BPEA | 1997 No. 1

Addressing the Quality Change Issue in the Consumer Price Index

Brent R. Moulton and
Brent R. Moulton Bureau of Labor Statistics
Karin E. Moses
Karin E. Moses Bureau of Labor Statistics
discussants: Barry P. Bosworth and
Barry P. Bosworth Nonresident Senior Fellow - Economic Studies

Robert J. Gordon
Robert Gordon Headshot
Robert J. Gordon Stanley G. Harris Professor of the Social Sciences - Northwestern University

1997, No. 1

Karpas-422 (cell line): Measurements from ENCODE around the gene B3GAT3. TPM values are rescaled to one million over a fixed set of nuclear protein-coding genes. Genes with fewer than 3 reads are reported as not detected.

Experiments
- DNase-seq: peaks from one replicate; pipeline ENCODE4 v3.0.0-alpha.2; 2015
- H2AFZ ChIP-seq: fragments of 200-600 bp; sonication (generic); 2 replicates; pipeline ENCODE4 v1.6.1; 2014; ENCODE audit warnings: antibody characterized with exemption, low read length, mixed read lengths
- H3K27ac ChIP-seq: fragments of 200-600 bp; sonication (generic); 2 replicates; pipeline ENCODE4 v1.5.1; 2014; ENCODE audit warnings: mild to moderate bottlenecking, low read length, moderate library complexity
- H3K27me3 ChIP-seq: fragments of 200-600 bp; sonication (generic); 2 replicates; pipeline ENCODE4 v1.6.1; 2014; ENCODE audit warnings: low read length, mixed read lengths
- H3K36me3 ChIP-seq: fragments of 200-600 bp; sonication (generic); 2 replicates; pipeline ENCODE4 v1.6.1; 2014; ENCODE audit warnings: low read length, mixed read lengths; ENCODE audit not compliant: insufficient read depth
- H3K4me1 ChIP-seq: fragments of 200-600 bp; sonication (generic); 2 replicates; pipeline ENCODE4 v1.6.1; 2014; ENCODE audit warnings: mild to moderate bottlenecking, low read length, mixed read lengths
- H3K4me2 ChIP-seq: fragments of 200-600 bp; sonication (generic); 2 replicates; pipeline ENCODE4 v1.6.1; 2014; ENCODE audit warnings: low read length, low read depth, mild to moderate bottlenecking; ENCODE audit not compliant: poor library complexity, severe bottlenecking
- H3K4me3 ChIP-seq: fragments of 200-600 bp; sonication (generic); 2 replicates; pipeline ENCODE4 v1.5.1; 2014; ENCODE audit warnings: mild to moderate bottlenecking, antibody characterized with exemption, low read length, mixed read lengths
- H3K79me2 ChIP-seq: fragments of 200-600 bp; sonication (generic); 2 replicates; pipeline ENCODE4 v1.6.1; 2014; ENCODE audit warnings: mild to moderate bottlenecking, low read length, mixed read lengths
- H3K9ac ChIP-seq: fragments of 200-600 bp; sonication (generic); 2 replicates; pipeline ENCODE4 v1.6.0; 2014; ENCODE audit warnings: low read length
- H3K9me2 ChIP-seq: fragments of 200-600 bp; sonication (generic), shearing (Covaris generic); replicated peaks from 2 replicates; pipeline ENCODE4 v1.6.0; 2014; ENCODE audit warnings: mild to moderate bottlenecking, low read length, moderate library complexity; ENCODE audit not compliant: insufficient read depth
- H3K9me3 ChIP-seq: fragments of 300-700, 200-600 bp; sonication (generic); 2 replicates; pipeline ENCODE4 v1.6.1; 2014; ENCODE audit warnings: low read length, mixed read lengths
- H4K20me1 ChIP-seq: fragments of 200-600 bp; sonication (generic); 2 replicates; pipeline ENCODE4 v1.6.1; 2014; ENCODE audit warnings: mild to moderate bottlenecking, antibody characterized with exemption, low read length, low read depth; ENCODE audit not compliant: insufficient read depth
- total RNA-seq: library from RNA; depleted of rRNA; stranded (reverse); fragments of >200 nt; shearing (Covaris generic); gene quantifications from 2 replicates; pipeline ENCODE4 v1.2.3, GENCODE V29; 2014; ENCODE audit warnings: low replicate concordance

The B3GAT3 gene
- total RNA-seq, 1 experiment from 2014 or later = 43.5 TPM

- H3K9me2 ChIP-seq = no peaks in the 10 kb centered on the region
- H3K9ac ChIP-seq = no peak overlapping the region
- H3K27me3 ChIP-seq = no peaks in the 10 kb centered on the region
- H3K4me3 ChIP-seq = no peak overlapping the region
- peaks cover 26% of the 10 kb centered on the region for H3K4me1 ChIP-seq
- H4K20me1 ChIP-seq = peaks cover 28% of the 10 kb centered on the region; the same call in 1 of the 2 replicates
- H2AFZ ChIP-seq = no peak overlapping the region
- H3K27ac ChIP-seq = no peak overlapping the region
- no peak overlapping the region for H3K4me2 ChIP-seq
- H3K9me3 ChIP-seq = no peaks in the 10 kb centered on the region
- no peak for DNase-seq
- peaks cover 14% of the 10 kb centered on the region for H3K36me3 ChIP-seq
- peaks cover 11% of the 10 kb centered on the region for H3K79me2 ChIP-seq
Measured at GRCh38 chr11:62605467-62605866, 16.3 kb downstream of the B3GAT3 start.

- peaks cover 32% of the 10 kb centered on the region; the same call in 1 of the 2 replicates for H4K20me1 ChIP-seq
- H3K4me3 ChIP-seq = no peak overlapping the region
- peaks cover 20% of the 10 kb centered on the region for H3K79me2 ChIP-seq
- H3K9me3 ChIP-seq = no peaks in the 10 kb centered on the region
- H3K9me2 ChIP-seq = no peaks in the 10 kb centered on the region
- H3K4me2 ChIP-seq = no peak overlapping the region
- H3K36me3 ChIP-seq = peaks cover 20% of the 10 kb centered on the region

THE FINAL REPORT of the Advisory Commission to Study the Consumer Price Index (CPI) represents the most influential critique of the CPI in decades. This report, in conjunction with a number of other reviews of CPI bias, has focused the attention of policymakers and economists on the limitations of price index numbers, in particular, and of other measures of economic activity, more generally. The commission’s estimate of overall bias in the CPI is 1.1 percent per year, of which 0.4 percent is attributed to the failure of the fixed weight index to account for consumer substitution as relative prices change, 0.1 percent is attributed to failure to account for discount stores and other innovations in retailing, and 0.6 percent is attributed to inadequate measurement of improvements in quality and of new goods. In contrast to the commission’s estimates of substitution bias, which have been relatively uncontroversial, the estimates of quality and new goods bias have been criticized by several economists.